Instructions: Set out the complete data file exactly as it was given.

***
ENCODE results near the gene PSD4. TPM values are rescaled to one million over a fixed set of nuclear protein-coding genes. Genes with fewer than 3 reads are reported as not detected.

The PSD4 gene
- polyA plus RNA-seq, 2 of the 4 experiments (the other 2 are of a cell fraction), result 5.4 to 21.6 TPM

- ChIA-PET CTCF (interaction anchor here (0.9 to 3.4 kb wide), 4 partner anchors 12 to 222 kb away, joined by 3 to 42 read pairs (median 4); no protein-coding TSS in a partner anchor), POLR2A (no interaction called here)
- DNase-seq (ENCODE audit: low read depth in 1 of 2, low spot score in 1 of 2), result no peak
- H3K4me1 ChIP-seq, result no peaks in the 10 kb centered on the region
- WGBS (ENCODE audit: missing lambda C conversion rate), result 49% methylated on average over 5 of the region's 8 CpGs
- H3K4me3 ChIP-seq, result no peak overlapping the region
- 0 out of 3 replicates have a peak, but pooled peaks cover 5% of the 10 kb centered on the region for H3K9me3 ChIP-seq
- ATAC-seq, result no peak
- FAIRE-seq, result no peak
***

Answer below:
ENCODE results near the gene PSD4. TPM values are rescaled to one million over a fixed set of nuclear protein-coding genes. Genes with fewer than 3 reads are reported as not detected.

The PSD4 gene
- polyA plus RNA-seq, 2 of the 4 experiments (the other 2 are of a cell fraction), result 5.4 to 21.6 TPM

- ChIA-PET CTCF (interaction anchor here (0.9 to 3.4 kb wide), 4 partner anchors 12 to 222 kb away, joined by 3 to 42 read pairs (median 4); no protein-coding TSS in a partner anchor), POLR2A (no interaction called here)
- DNase-seq (ENCODE audit: low read depth in 1 of 2, low spot score in 1 of 2), result no peak
- H3K4me1 ChIP-seq, result no peaks in the 10 kb centered on the region
- WGBS (ENCODE audit: missing lambda C conversion rate), result 49% methylated on average over 5 of the region's 8 CpGs
- H3K4me3 ChIP-seq, result no peak overlapping the region
- 0 out of 3 replicates have a peak, but pooled peaks cover 5% of the 10 kb centered on the region for H3K9me3 ChIP-seq
- ATAC-seq, result no peak
- FAIRE-seq, result no peak